Disassembling the latest Apple Watch doesn’t find very much that’s different from last year’s model. That doesn’t mean there aren’t improvements in the new Series 5; they’re just not visible in a teardown, even one done by the experts at iFixit.
A teardown of the iPhone 11 finds Apple’s less-expensive handset lacks any sign of inverse wireless charging. iFixit did discover hardware possibly related to this rumored feature in the iPhone 11 Pro series, however.
An X-ray of the iPhone 11 does turn up evidence of ultra-wideband support, however. That will prove important if Apple launches the item-tracking tags that also showed up in many rumors.
iFixit has been helping iPhone owners fix their busted devices for over a decade. Now the company is ready to help you from breaking your iPhone in the first place with a new line of cheap iPhone cases that also give your device an X-ray look.
iFixit says it removed its teardown of Samsung’s troubled Galaxy Fold device at the Korean company’s request.
The website’s teardown revealed that Samsung may have failed to include sufficient protection against debris between the device’s OLED screen and chassis bezel. iFixit removed the article after Samsung retrieved all units sent to reviewers. Many reviews noted that the pricey $1,980 handset suffered serious screen problems.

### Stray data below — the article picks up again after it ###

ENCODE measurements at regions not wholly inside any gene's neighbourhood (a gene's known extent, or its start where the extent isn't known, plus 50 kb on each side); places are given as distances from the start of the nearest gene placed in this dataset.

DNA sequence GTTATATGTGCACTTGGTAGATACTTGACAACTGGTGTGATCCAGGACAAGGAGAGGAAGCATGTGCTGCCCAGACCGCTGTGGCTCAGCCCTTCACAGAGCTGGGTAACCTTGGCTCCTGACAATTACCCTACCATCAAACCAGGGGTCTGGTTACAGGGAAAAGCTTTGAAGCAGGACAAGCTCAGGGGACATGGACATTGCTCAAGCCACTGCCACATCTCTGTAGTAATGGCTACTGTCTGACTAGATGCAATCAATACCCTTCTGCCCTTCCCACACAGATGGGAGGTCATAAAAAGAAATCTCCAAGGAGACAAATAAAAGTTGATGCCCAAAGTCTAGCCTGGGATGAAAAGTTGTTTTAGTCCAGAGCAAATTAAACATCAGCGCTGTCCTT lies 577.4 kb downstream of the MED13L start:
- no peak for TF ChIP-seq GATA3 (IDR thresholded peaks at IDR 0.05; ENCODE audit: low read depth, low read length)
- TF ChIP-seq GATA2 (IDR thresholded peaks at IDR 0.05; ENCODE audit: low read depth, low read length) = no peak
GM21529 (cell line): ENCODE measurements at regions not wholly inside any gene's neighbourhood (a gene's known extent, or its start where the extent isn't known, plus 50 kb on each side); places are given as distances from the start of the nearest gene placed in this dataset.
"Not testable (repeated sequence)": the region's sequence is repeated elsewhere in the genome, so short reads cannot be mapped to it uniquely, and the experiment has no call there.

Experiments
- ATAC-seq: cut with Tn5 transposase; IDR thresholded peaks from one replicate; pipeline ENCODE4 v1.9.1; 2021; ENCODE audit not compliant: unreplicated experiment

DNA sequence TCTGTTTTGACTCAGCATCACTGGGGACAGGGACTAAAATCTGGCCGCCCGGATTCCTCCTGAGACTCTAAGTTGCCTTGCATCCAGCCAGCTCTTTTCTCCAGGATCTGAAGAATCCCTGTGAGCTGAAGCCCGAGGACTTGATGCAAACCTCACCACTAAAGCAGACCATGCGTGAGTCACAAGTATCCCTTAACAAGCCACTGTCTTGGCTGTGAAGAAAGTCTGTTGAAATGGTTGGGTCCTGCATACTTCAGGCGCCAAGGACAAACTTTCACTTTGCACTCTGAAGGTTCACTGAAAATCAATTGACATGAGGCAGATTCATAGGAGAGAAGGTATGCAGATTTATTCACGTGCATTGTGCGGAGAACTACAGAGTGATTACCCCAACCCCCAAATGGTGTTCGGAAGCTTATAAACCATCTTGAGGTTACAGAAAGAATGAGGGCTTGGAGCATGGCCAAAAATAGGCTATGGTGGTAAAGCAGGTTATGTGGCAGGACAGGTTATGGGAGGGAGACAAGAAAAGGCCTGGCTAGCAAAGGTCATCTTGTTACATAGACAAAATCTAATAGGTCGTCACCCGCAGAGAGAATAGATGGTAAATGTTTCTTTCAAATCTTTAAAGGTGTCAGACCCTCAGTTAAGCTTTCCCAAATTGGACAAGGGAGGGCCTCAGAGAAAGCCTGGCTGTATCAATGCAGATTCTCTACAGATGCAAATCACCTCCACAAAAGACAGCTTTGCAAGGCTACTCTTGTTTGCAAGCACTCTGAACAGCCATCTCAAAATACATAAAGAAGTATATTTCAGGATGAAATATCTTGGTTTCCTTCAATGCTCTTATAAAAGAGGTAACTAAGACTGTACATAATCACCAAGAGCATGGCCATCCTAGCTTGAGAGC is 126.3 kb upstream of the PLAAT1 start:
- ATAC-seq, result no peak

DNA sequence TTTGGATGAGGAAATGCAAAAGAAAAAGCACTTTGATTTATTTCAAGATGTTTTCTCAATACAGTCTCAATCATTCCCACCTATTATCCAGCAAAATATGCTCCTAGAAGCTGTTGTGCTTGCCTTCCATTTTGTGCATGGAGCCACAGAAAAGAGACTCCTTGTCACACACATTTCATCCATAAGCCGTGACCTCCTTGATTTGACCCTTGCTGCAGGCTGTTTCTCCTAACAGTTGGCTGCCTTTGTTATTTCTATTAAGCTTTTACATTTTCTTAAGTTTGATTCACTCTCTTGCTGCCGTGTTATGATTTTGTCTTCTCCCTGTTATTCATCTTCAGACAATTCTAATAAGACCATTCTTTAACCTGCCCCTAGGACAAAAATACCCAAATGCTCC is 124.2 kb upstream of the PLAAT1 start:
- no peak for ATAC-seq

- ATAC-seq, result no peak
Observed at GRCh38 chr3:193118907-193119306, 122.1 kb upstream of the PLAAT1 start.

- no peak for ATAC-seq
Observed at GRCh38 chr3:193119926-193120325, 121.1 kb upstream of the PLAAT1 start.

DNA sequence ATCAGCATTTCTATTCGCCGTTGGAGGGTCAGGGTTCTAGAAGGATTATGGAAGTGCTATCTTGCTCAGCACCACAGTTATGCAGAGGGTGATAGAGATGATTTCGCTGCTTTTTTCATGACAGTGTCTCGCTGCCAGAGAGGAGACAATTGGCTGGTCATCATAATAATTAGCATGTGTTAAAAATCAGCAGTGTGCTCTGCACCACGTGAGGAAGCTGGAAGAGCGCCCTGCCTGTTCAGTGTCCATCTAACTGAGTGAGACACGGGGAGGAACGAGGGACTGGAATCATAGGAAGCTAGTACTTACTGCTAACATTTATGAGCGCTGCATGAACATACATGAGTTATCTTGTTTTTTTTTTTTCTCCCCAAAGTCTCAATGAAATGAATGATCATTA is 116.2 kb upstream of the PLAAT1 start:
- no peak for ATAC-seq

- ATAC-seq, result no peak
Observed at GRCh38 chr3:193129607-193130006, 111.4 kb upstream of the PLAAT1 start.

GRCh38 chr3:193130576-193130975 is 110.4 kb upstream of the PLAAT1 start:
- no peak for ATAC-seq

The new iPad Air has suffered a customary teardown after finding its way into the hands of iFixit.
As expected the device shares a lot in common with the 10.5-inch iPad Pro. But if you look closely, you’ll find Apple has made a whole bunch of big changes that make this more of a mid-range iPad than a smaller flagship.
Let me be among the first to thank Apple for killing the wireless charging pad known as AirPower.
While tech commentators try to rank this failure against other doomed Apple products, I feel grateful that Cupertino pulled the plug. AirPower, an ambitious attempt to use multiple coils to charge an iPhone, Apple Watch and AirPods, was a public health hazard.